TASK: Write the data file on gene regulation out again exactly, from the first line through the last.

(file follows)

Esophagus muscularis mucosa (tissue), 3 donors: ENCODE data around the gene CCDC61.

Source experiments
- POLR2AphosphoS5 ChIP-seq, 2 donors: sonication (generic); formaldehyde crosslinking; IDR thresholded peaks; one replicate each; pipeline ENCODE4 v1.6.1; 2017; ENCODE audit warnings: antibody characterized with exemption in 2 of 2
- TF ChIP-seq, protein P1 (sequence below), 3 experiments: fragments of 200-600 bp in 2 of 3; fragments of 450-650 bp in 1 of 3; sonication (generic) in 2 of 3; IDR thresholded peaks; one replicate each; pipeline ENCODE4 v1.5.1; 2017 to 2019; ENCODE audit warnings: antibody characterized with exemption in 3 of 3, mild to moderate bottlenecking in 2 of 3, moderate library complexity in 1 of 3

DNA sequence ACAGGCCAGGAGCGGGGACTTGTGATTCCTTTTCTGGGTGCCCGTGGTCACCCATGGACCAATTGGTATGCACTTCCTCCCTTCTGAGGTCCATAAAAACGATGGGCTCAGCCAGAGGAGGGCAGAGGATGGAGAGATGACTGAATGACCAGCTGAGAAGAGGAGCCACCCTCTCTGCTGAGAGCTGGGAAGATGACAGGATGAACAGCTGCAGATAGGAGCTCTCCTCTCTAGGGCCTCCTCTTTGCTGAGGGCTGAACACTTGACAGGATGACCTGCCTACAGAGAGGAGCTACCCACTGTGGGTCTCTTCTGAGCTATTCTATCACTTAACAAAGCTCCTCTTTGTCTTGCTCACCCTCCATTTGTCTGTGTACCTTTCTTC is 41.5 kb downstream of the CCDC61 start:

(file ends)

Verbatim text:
Esophagus muscularis mucosa (tissue), 3 donors: ENCODE data around the gene CCDC61.

Source experiments
- POLR2AphosphoS5 ChIP-seq, 2 donors: sonication (generic); formaldehyde crosslinking; IDR thresholded peaks; one replicate each; pipeline ENCODE4 v1.6.1; 2017; ENCODE audit warnings: antibody characterized with exemption in 2 of 2
- TF ChIP-seq, protein P1 (sequence below), 3 experiments: fragments of 200-600 bp in 2 of 3; fragments of 450-650 bp in 1 of 3; sonication (generic) in 2 of 3; IDR thresholded peaks; one replicate each; pipeline ENCODE4 v1.5.1; 2017 to 2019; ENCODE audit warnings: antibody characterized with exemption in 3 of 3, mild to moderate bottlenecking in 2 of 3, moderate library complexity in 1 of 3

DNA sequence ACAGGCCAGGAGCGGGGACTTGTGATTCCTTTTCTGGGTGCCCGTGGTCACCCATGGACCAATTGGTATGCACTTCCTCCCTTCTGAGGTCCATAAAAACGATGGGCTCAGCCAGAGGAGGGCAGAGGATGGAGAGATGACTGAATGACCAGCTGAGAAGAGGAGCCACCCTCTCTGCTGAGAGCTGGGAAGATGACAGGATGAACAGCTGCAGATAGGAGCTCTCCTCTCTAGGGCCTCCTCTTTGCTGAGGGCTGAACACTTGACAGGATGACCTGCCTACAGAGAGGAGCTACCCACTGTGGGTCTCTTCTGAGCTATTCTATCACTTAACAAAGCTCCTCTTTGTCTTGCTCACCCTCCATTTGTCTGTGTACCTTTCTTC is 41.5 kb downstream of the CCDC61 start: